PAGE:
Support the Wall Street Examiner! Choose your level of support to receive a free proprietary report as my thanks. Click the button below to see your options. Become a Patron!

US monetary policy moving in the right direction

This is a syndicated repost courtesy of Sober Look. To view original, click here. Reposted with permission.

The Fed struck a somewhat more hawkish tone today – certainly enough to spook the markets. Expectations for the first rate hike have shifted forward by nearly a quarter, pointing to late spring of 2015 as the starting point.

This monetary stance, combined with another $10bn taper was the right move. Here are the reasons:

1. The $10bn cut per meeting removes much of the remaining uncertainty around taper trajectory. The reductions are on autopilot. Often it’s not the policy itself but the uncertainty surrounding it that creates issues for the economy. That was one of the key problems with this open-ended QE – the fear of a painful exit put the economy on hold.

2. It is unclear if extremely low rates stimulate credit growth at all, and in fact some argue it could be the opposite. At the same time, savers, including many retirees, have been punished by negative short term real rates for years. This zero rate policy needs to end.

3. The US economy is stronger than is commonly believed. “How dare you say that, you heretic – don’t you read all the financial blogs?” That has been the response from many. Perhaps. But it may behoove some folks to pay attention to the data … More on this later. The point here is that the US economy will be fine without QE and with higher interest rates.

4. The current environment has created such hunger for yield that investors are increasingly taking higher risk in order to target the same performance they experienced in the past. Insurance firms, pensions, individuals – the behavior can be seen in a number of areas. The Fed’s exit should help adjust some of the distortions.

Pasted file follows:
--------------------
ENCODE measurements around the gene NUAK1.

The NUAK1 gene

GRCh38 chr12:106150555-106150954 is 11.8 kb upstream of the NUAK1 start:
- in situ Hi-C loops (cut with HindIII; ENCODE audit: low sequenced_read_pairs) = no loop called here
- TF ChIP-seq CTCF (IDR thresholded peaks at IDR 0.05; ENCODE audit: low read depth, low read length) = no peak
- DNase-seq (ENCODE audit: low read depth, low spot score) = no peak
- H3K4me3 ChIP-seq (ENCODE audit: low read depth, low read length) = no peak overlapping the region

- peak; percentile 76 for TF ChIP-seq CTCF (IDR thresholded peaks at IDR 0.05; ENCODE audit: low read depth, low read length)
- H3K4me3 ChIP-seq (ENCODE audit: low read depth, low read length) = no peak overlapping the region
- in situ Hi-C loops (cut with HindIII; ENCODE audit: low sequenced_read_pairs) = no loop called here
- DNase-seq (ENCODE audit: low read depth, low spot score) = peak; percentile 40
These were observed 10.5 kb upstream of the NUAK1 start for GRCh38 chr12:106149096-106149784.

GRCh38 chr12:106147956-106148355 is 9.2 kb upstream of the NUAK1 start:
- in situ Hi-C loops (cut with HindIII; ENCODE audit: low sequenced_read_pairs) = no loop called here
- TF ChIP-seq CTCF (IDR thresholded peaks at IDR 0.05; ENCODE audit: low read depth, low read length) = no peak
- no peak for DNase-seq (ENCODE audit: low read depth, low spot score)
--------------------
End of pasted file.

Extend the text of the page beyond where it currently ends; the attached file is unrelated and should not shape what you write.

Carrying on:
SoberLook.com

From our sponsor:

Wall Street Examiner Disclosure: Lee Adler, The Wall Street Examiner reposts third party content with the permission of the publisher. The opinions expressed in these reposts are not those of the Wall Street Examiner or Lee Adler, unless authored by me, under my byline. I curate posts here on the basis of whether they represent an interesting and logical point of view, that may or may not agree with my own views. Some of the content includes the original publisher's promotional messages. No endorsement of such content is either expressed or implied by posting the content. All items published here are matters of information and opinion, and are neither intended as, nor should you construe it as, individual investment advice. Do your own due diligence when considering the offerings of information providers, or considering any investment.

Leave a Comment

This site uses Akismet to reduce spam. Learn how your comment data is processed.